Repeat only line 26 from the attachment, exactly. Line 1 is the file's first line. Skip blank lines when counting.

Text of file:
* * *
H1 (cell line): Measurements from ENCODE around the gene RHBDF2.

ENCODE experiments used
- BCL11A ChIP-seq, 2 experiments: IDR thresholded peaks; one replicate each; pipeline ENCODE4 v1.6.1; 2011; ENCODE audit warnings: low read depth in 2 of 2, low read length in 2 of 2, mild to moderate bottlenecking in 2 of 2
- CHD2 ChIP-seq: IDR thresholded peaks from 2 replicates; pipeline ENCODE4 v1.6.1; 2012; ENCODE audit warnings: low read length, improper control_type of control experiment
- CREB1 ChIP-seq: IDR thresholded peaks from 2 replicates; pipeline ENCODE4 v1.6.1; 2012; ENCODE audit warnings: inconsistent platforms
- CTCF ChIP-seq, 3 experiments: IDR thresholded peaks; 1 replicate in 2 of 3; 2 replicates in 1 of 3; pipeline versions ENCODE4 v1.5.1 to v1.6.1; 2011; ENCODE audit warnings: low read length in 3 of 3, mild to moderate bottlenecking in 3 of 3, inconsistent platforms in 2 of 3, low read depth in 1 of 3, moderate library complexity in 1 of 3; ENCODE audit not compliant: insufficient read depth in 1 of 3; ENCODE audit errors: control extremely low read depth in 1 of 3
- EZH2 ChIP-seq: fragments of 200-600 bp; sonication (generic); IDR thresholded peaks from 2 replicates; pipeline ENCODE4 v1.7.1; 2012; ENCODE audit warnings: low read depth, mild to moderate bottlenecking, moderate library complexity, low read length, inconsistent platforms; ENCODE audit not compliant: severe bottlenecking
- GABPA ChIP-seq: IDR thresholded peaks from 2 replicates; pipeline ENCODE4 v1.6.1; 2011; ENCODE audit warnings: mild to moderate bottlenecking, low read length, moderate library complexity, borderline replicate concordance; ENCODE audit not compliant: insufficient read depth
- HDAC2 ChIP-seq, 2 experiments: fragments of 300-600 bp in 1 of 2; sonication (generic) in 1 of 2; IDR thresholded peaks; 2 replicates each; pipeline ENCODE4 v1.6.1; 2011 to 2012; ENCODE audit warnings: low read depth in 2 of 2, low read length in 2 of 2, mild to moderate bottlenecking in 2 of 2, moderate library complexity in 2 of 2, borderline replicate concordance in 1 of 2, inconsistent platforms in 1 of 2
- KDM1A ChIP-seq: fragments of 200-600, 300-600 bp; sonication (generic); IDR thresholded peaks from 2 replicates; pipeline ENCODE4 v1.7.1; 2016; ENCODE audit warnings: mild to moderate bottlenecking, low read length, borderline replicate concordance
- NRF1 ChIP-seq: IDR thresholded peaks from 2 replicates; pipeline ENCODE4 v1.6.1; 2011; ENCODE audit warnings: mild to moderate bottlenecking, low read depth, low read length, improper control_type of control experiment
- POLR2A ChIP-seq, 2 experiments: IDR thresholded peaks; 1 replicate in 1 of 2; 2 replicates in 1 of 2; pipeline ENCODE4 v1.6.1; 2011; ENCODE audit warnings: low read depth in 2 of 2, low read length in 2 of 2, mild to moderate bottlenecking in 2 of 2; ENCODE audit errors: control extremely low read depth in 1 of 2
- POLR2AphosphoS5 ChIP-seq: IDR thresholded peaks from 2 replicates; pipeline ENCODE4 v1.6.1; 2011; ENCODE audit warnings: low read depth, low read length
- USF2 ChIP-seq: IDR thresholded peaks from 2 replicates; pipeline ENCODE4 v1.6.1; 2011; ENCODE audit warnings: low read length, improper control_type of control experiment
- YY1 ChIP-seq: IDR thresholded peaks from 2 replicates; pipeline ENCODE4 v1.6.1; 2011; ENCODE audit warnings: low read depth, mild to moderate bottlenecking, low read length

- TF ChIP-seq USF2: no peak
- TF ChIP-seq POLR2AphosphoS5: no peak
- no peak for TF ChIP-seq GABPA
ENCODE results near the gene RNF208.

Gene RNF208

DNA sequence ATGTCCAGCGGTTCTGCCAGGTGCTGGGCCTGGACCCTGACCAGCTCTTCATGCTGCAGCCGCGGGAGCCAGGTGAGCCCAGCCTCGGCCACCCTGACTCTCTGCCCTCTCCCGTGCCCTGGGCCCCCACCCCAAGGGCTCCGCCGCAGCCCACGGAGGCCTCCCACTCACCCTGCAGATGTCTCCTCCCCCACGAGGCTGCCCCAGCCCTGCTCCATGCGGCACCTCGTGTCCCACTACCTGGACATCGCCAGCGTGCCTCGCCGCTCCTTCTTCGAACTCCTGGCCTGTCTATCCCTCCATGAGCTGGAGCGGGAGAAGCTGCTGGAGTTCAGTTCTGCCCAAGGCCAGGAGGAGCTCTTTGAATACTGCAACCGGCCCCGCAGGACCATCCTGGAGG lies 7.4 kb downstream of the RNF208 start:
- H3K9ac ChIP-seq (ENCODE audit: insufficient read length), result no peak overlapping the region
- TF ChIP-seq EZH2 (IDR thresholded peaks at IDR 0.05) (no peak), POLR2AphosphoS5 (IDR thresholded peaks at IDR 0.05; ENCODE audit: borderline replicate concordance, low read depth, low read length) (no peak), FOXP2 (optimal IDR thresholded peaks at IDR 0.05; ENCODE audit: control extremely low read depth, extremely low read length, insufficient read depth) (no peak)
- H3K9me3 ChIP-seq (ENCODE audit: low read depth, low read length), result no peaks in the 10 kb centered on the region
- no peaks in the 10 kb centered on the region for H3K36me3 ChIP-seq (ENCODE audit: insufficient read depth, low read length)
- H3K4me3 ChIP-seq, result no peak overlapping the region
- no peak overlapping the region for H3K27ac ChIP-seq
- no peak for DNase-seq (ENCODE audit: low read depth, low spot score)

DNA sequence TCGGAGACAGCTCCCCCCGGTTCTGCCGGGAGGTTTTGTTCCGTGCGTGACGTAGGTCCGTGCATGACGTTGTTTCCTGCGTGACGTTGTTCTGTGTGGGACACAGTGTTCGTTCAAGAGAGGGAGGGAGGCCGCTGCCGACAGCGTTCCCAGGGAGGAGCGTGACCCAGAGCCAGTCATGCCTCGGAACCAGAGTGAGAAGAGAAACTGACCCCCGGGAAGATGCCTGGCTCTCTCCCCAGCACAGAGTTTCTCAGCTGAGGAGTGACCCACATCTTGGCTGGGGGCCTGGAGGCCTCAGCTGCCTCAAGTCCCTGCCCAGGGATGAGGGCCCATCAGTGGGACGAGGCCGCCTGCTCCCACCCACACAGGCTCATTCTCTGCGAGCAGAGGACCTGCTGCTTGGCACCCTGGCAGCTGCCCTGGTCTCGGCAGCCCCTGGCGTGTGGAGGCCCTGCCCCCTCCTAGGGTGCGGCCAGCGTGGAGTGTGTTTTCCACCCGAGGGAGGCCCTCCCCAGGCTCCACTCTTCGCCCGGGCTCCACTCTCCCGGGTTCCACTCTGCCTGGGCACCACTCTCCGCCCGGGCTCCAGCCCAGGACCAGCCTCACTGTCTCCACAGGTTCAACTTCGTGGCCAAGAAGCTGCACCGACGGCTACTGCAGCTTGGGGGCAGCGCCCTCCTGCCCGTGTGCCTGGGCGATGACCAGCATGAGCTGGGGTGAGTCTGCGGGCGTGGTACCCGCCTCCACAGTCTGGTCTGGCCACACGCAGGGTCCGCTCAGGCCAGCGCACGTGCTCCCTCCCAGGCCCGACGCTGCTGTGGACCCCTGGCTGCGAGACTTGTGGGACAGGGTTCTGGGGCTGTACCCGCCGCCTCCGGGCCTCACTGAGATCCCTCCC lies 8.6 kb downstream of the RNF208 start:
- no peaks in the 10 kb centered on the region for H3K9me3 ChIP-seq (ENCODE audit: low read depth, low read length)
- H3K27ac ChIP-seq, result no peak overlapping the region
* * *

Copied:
- H3K4me3 ChIP-seq, result no peak overlapping the region